|Thyone by Tori Gurbisz|
|Funky Grandpa by La Maison Rililie|
These first two designs are my gift to those of you with the body type opposite my own - proportionately larger hips and thighs. To balance your figure, you need to have more color/pattern/texture/shine across your chest (but watch it if you are busty). Both these designs do that, without forgetting that you also need vertical design lines to elongate the body. If Thyone is you choice, you might want to skip the color patterning at the bottom edge, or shorten it to a high hip length - which you should probably to anyway. Personally, I am so enchanted with Funky Grandpa that I might throw all caution to the wind and make me one.
|Aralia by Kennedy Berry|
Since this is my list, it will definitely include a skirt. What I love about Aralia is the strong vertical lines - ribbing and cabling. It's also a lovely length, but could easily be shortened for anyone with still-pretty knees.
|Brynna by Bonne Marie Burns|
Any list of flattering designs would not be complete without an entry from Chic Knits' Bonne Marie Burns. I chose Bryanna because it's the perfect little summer cover up for those or us who don't want their flabby arms or tummies to be exposed. It is a little long for women who have larger hips and thighs, but the photos on Ravelry prove that it can be shortened without losing any charm - and maybe even gain some. I also like the variations with buttons added, as they provide more coverage and can pull the sweater in to emphasize the waist and/or bust.
|Dalriada by Amy Herzog|
Another designer not to be left off a list of those who know how to flatter the figure is Amy Herzog. Although she has published many excellent designs this year, I narrowed my choice down to one - Dalriada. I love a deep v-neck, and especially love the hourglass design line created by this one. This design also has a pleasant surprise on the back - a little cable pattern panel running up the center. This keeps an otherwise simple design out of the 'coffin sweater' category, i.e. where all the interest is on the front and the (unseen) back is plain, plain, plain.
|Colorblock Cardigan |
by Cheryl Murray
Vogue Knitting, Fall 2013
The one design I reviewed this year that keeps coming back to my mind is Cheryl Murray's Cardigan. The stripe color are all wrong - the center should be lightest, sleeves in a mid-tone and body sides darkest. And, the worsted weight yarn choice should also knock it off my list. But, it's such a great design with flattering vertical lines, perfectly on trend, and very modern with the vents at the bottom hem. I really want to re-work it in a dk or sport weight yarn - and maybe I will if I have a few minutes between my own design projects.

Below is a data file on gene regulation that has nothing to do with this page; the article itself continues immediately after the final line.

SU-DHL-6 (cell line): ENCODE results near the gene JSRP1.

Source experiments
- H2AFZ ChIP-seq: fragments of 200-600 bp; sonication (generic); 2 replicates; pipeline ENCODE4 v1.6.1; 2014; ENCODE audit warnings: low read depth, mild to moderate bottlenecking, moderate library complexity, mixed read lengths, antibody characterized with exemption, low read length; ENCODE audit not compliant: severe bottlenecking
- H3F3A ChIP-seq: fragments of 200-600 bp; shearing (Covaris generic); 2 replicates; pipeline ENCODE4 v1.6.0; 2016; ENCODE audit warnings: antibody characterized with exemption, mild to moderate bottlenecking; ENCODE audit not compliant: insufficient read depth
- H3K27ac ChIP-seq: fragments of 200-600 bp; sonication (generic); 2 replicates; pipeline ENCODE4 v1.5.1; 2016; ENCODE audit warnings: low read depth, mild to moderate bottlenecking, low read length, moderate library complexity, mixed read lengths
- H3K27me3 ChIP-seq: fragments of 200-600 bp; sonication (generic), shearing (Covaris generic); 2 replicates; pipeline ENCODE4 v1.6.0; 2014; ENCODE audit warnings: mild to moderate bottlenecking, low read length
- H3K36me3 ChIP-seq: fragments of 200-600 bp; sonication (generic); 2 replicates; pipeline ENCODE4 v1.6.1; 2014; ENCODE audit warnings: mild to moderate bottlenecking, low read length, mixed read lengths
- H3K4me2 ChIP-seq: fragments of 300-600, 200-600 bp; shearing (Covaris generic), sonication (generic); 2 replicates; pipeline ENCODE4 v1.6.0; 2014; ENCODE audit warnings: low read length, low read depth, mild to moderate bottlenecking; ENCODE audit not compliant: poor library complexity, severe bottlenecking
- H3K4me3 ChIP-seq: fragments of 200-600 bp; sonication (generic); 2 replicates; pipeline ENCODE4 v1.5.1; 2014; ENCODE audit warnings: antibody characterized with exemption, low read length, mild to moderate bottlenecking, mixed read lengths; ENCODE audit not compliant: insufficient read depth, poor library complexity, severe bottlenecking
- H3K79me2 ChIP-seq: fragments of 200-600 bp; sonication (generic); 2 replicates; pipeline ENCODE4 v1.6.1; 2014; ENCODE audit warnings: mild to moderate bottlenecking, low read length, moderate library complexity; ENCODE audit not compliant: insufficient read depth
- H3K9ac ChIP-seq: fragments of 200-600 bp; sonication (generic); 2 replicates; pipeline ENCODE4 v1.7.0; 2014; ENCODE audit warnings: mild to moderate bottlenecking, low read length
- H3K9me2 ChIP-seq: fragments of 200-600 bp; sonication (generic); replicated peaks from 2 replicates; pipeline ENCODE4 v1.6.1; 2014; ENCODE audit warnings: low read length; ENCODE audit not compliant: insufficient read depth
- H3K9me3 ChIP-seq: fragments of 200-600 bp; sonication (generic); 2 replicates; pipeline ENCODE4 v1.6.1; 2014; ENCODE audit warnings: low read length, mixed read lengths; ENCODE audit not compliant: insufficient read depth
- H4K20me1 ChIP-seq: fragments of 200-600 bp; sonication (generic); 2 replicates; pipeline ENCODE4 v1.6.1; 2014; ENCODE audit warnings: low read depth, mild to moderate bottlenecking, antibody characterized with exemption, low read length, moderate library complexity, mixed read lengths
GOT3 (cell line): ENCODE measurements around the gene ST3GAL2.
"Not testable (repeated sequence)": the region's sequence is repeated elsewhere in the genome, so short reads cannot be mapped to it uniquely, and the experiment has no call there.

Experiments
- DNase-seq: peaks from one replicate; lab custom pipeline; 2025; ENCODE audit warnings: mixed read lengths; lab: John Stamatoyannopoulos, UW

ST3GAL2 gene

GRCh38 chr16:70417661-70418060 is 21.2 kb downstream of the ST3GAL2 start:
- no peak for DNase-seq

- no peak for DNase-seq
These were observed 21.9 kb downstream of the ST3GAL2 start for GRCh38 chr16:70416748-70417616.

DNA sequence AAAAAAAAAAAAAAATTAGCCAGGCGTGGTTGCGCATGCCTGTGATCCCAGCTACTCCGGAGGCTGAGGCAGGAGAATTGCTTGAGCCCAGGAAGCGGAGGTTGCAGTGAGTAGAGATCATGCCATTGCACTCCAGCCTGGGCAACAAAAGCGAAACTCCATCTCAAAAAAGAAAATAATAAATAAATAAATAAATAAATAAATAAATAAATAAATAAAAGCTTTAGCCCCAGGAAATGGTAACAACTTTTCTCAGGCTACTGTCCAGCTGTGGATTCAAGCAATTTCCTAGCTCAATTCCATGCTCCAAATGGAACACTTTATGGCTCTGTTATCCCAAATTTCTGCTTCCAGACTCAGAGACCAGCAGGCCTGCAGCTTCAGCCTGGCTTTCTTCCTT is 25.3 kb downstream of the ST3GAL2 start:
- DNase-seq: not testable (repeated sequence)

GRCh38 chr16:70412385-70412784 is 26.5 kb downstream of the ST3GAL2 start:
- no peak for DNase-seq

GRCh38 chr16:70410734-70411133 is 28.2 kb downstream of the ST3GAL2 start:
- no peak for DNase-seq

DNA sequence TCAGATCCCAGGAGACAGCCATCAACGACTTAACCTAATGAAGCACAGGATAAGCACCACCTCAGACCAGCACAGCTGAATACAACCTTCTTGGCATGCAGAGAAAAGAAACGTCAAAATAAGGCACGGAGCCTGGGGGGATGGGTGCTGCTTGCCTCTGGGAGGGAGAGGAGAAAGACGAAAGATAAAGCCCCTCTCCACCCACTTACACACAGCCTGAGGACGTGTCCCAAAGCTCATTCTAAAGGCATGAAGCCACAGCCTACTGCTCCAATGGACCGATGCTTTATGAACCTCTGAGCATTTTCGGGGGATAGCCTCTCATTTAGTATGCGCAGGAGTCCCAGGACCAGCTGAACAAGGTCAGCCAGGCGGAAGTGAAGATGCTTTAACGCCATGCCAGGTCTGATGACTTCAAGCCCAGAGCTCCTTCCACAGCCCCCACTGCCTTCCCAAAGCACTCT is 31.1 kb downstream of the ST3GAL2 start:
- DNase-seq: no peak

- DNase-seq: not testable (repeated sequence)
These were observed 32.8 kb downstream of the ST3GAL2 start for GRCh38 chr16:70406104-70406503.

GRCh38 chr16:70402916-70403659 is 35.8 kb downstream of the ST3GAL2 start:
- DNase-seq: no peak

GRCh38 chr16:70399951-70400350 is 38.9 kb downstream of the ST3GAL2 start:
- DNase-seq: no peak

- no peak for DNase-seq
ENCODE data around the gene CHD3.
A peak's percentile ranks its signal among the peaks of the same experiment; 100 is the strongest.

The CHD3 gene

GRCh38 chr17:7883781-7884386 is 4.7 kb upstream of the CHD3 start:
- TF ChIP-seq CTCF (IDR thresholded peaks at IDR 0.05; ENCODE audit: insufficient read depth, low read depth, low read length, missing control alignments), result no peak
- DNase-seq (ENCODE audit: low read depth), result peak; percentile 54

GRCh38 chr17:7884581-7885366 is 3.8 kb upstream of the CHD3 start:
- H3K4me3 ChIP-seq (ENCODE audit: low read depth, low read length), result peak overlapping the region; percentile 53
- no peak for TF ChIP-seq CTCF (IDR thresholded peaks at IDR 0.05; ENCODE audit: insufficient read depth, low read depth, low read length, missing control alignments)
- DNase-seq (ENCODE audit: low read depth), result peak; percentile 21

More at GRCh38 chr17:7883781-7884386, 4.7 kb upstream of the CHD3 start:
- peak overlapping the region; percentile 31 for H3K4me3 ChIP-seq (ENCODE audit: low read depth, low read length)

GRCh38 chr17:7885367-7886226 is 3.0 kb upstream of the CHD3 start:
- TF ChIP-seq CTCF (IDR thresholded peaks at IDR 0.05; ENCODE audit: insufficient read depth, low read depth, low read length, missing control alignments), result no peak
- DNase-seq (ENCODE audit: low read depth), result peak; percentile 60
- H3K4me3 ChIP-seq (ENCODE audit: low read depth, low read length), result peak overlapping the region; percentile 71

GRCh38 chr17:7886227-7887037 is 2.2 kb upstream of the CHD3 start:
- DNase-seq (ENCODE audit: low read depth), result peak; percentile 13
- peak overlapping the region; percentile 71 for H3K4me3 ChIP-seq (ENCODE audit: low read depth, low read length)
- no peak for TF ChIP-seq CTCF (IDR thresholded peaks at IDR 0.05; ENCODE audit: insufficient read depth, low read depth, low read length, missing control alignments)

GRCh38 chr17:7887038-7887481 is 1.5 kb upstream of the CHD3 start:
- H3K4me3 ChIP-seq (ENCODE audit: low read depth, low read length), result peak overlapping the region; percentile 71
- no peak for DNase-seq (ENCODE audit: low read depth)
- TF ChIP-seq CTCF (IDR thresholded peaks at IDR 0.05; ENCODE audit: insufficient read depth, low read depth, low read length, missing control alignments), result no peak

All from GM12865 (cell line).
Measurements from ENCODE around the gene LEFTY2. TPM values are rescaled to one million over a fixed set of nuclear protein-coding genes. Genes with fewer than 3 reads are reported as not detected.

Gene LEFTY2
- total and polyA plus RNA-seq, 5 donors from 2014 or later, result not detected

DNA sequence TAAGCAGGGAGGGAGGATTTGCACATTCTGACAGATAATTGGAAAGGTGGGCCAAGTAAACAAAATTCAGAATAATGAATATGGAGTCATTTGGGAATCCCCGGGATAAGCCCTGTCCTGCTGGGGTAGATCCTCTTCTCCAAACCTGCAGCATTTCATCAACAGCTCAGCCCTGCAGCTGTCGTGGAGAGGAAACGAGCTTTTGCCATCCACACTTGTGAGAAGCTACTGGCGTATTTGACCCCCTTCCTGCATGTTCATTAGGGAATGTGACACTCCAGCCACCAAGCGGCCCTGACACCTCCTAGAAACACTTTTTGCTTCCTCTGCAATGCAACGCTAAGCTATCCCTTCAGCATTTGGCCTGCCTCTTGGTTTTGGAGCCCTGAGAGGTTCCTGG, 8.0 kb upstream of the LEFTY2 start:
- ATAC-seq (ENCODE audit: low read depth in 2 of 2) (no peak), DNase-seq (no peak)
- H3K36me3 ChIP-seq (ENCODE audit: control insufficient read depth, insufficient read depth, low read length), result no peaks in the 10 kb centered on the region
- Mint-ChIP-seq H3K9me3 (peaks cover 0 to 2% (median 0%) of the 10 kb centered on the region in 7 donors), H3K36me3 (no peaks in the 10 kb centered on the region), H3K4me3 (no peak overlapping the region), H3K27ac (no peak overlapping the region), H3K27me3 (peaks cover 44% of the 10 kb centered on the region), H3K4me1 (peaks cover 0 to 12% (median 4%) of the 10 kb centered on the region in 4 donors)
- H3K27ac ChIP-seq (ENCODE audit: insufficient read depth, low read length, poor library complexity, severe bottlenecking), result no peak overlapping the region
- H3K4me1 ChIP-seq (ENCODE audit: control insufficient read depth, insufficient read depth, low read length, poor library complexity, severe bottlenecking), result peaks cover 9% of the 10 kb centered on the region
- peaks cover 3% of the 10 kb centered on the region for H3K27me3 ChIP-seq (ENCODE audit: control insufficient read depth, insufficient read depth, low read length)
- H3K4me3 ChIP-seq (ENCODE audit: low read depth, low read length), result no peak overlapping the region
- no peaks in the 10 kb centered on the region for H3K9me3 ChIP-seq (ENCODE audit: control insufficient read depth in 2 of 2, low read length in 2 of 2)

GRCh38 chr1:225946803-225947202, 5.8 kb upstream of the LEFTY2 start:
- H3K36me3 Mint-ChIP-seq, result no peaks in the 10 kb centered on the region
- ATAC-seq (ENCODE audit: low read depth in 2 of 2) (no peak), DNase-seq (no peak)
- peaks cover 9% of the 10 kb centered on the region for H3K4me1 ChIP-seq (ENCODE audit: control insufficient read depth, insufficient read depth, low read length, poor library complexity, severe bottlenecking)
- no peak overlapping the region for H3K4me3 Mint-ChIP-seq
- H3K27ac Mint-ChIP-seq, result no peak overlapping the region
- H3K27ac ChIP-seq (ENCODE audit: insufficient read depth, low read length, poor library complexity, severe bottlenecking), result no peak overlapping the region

|Ruisseaux by Hanna Maciejewska|
Ruisseaux is the opposite of a 'coffin sweater' - the best part is on the back here. The little openwork lines create such a beautiful hourglass shape. And it is also lovely on the front side.
|Well Water Hoodie by Suvi Simola|
In the category of just-squeaked-in-under-the-fence is the Well Water Hoodie, which was just published the last week of December. (Can this late entry justify a belated top ten list post?) I know I should totally be past my fascination with hoodies, but, I publicly confess, I am not. The vertical design lines are such an interesting contrast to the tone-on-tone variegation of the yarn.
|Sablier by Nell Ziroli|
from Twist Collective Winter 2013
My list also had to include a design from the Twist Collective. Their design aesthetic had a rather narrow range, but it had a high degree of overlap with my own. I chose Sablier because of the hourglass shaping created by the cable panes, but also because it is such a classic design. This year I've also been a little obsessed with pockets, and had to have this represented by at least one design on my list.
And, last but not, and with no surprise to any regular reader since I spent an entire blog post rhapsodizing about it is . . .
|Modular Jacket |
by Shiri Mor
Vogue Knitting, Holiday 2013
I am sure you don't agree with all my decisions, but that's why it's my list. I look forward to checking out yours.
Disclaimer: Since I have virtually no time for personal knitting, I can't guarantee the accuracy or quality of all the patterns in the list. And, I know that they can vary widely with self-published patterns. I always check Ravelry comments before beginning a project, as you will find not only errata, but also helpful suggestions.